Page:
American colleges and universities make great promises of economic and social mobility but consistently fail to deliver on them, leaving thousands of low-income, first-generation (LIFG) students in debt and without a degree.
These students, for whom higher education holds the greatest promise of social and economic mobility, deserve better.
Becca S. Bassett earned her Ph.D. in Education at Harvard University in 2022 and completed her dissertation as a Radcliffe Fellow during the 21-22 academic year. Her research combines sociocultural and organizational approaches to explore how American universities can design and implement programmatic, academic, and organizational changes to ensure first-generation, low-income students thrive and succeed at equal rates as their continuing-generation, higher-income peers. She is currently writing a comparative ethnography of two Hispanic Serving Institutions that achieve unusually high rates of success with their low-income, first-generation students. Becca's scholarship has been published in top journals of higher education including The Journal of Higher Education and The Journal of College Student Development.
Keeping the Promise: How a Remarkable Group of Universities are Driving Equity in America
Keeping the Promise tells the story of an extraordinary group of universities who doggedly pursue equity in a field defined by hierarchy and prestige. Nationally, low-income, first-generation (LIFG) students are about half as likely to graduate from college than their more privileged peers. But a small group of universities are quietly defying this trend: they admit large numbers of LIFG students and graduate them at rates that far exceed the national average. Keeping the Promise takes readers into the classrooms, financial aid offices, and leadership meetings of two distinct "Equity Engines"-- a small private liberal arts university and a large regional public. By combining rich ethnographic observation with cultural and organizational analysis, the book provides a systematic examination of the people and practices that power equity-driving universities and the external pressures that undermine their work. By centering the duality of these unique universities—as both powerful, agentic, local campuses, and precarious organizations under constraints—I offer critical new insights into student success, organizational creativity, and how to transform American higher education to promote a more democratic and equitable society.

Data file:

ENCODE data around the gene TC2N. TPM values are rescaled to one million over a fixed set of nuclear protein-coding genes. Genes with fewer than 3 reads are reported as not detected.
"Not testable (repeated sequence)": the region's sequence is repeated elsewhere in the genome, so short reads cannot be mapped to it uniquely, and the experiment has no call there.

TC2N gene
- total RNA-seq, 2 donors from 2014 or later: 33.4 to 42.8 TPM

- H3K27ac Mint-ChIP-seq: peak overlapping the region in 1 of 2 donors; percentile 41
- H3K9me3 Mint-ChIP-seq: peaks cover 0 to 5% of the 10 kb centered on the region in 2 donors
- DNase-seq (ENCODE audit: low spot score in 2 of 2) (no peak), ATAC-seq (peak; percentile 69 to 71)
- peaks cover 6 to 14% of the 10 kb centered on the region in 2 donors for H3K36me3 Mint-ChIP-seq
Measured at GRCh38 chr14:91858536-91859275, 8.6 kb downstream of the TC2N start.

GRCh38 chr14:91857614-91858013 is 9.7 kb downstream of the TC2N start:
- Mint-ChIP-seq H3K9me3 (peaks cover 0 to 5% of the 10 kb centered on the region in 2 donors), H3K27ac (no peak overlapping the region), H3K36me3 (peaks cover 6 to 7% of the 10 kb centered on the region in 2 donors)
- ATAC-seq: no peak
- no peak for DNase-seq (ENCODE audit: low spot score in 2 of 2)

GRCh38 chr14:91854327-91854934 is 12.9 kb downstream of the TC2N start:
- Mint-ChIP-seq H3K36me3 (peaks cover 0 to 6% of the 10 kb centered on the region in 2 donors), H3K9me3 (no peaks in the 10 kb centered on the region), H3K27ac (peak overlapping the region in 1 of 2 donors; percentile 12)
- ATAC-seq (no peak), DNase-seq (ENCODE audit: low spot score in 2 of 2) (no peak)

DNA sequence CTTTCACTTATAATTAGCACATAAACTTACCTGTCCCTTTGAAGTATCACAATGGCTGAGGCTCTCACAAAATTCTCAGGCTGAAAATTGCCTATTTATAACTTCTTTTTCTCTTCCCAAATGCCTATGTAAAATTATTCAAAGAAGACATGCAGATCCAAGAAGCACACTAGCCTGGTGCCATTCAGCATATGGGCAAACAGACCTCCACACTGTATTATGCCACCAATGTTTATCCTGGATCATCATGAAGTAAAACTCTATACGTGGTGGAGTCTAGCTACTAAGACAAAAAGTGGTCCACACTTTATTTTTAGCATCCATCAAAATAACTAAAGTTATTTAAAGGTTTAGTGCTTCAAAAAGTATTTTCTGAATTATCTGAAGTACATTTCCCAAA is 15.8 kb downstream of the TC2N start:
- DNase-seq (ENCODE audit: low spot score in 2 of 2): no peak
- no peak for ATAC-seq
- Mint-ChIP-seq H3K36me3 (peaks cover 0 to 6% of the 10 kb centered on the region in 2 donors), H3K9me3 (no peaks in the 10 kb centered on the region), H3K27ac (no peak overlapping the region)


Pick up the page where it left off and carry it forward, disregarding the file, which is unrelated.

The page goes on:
Bassett, B.S. (2023). “Do You Know How to Ask for an Incomplete?:” Reconceptualizing Low-Income, First-Generation College Student Success Through a Resource Acquisition Lens. Harvard Educational Review. 93(3), 366-390. Link
Bassett, B.S. (2021). Big Enough to Bother Them?: When Low-Income, First-Generation Students Seek Help from Support Programs. The Journal of College Student Development. 62(1), 19-36. Link
Bassett, B.S. & Geron, T. (2020). “Youth Voices in Education Research.” Harvard Educational Review. 90(2), 165-171. Link
Bassett, B.S. (2020). Better Positioned to Teach the Rules than to Change Them: University Actors in Two Low-Income, First-Generation Student Support Programs. The Journal of Higher Education. 91(3), 353-377. Link
Public Writing & Interviews
Creating a Culture of Success-- For All College Students. (Jan 3 2022) The Harvard Gazette. Link
Bassett, B.S. (2021). To Reduce Inequality on College Campuses, Invest in Relationships. Inside Higher Ed. Nov 1. Link
Bassett, B.S. (2021) Review of "A Field Guide to Grad School: Uncovering the Hidden Curriculum" by Jessica Calarco. Harvard Educational Review. 91(1), 138-141.
Bassett, B.S. (2020). Review of "Campus Counter Spaces: Black and Latinx Students' Search for Belonging at Historically White Universities" by Micere Keels. Harvard Educational Review. 90(4), 667-671.
Bassett, B.S. (2019). Review of "The Educated Underclass" by Gary Roth and "The Adjunct Underclass" by Herb Childress. Harvard Educational Review. 89 (4), 695-699.
Book Project: Equity in the Balance
The Precarious Position of America's Mobility-Generating Universities
All universities reproduce some level of social inequality, but they do not do so uniformly. Some universities graduate their LIFG students at much higher rates than their peer institutions. What can we learn from these institutions about the practices, policies, and cultures that enable LIFG success?
In this comparative, ethnographic project, I examine a crucial but understudied group of universities: lower-status, regional universities that serve large numbers of LIFG students and graduate them at rates far above the national average. To better understand how these universities advance equity in our highly-stratified, prestige-driven field, I spent a year interviewing and observing faculty, staff, and administrators at Mission U and West State, two "LIFG Success Institutions" in the same Western state. Drawing on rich, ethnographic data, I illustrate that Mission U and West State are simultaneously deeply committed to LIFG students and reliant on economic and political systems that do not value these students as highly as their more privileged peers. By following Mission and West State’s response to the pandemic and its differential impacts on their organizational models, I conclude that the fate of mobility-generating universities rests on our ability to reposition higher education as a public good.